• Filipino applicant is refused a visa on 1 July 2014 for failing to satisfy PIC 4020(2A). The Filipino applicant is then subject to the 10 year non-grant period created by PIC 4020(2B)
  • Filipino applicant applies for another visa on 1 November 2016, for which PIC 4020 is a criterion, and gives a bogus document in that application
  • Filipino applicant’s second visa application is refused for failing to satisfy PIC 4020(1). The applicant is now also subject to 3 year non-grant period in PIC 4020(2)
  • Filipino applicant will still be subject to the 10 year non-grant period until 1 July 2024, however at the same time will also be subject to the 3 year non-grant period between 1 November 2016 and 1 November 2019.

In this example case officers may be inclined to refuse the second visa application for failing to satisfy PIC 4020(2B) without reviewing the application in its entirety because the applicant applied for another visa within the 10 year period. However, by taking the steps to completely review the second visa application the case officer is able to uncover further fraud perpetrated by the Filipino applicant. If further fraud is identified, the case officer can refuse the second application for failing to satisfy PIC 4020 and apply an additional non-grant period. It is in these situations that concurrent non-grant periods are activated.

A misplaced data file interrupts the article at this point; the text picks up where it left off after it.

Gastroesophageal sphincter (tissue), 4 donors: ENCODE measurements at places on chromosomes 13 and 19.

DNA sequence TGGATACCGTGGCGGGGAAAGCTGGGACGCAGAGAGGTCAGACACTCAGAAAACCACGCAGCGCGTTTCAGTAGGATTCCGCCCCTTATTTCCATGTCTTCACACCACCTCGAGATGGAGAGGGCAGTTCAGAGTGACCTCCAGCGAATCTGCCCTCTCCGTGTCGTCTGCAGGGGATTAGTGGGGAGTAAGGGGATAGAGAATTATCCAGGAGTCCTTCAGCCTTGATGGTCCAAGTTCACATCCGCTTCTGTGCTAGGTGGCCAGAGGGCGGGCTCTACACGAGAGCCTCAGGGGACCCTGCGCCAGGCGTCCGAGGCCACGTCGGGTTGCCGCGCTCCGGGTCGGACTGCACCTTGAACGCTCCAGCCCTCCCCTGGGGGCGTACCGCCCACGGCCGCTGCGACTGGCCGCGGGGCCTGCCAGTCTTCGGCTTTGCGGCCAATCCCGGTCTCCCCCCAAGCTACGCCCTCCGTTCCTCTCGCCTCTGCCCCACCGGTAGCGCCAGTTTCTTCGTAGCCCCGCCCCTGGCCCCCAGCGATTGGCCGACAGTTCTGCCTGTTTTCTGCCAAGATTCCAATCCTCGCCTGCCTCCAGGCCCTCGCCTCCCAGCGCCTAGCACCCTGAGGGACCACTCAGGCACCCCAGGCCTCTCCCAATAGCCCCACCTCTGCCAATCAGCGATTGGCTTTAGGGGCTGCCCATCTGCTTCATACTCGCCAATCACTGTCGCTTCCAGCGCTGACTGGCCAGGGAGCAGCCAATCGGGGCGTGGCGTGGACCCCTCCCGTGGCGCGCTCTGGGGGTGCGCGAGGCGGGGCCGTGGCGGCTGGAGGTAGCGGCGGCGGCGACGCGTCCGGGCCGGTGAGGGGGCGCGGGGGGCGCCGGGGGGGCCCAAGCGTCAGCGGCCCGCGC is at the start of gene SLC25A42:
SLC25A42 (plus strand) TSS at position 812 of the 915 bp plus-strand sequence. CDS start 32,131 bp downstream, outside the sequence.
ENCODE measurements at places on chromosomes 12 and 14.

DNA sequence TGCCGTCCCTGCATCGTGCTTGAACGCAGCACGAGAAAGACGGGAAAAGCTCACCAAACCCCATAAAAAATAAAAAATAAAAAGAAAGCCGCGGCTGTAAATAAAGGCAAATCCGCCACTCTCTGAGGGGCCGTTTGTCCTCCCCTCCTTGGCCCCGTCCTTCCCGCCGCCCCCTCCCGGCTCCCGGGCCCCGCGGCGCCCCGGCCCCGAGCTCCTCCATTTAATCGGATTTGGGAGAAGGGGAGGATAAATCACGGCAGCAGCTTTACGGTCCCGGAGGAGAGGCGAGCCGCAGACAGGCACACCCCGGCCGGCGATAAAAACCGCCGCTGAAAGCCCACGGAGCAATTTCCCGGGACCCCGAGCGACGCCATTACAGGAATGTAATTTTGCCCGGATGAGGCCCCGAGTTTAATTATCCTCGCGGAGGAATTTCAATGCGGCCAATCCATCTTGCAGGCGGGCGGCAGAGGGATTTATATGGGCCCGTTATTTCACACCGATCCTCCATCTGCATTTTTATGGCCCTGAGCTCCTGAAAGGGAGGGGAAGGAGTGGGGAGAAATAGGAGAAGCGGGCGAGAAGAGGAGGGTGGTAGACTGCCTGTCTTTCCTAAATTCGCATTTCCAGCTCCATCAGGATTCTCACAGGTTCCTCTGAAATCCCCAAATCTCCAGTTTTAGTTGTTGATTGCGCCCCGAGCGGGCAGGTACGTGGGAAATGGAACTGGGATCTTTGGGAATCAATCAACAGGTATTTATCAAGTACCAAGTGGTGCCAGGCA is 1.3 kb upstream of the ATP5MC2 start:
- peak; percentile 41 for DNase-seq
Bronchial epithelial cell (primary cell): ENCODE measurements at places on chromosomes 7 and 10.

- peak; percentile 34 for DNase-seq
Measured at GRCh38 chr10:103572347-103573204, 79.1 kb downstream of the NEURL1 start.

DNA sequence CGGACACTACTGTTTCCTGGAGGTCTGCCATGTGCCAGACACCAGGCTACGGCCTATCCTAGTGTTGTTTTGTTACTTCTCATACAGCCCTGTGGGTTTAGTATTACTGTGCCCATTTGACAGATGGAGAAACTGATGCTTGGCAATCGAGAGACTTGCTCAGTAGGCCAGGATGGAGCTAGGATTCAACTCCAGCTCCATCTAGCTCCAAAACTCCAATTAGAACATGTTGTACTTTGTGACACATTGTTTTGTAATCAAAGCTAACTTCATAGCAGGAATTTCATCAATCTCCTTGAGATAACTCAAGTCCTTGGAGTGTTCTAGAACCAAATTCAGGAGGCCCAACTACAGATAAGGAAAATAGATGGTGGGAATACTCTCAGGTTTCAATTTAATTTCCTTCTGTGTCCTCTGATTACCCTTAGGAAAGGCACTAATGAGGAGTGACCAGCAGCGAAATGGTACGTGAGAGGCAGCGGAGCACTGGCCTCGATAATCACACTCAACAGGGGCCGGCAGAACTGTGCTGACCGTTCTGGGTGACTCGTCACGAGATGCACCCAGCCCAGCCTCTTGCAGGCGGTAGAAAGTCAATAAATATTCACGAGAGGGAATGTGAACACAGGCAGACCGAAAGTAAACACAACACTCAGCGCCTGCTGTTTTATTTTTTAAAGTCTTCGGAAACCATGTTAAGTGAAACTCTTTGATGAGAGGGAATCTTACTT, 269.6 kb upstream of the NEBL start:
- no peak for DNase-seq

Note: - Applying multiple non-grant periods conveys the gravity of the continued fraudulent activities to both the applicant and case officers processing future applications of the applicant in question.

RESPALL (Migration) Australia conduct SkillSelect Assessment Seminars at their Makati City office in the Philippines and Partner Conference Calls throughout Australia and the Philippines. Public Interest Criterion 4020 is always discussed and explained during these information discussions and their consequences to the potential Filipino applicants.

If you require more information regarding Public Interest Criteria 4020 or would like to lodge a valid, genuine and continuous permanent visa application to Australia from the Philippines, avoid the migration minefield and safely migrate to Australia from the Philippines then ACT NOW and send your details to the following enquiry link: -

Register NOW and AVOID THE MIGRATION MINEFIELD

May 12, 2017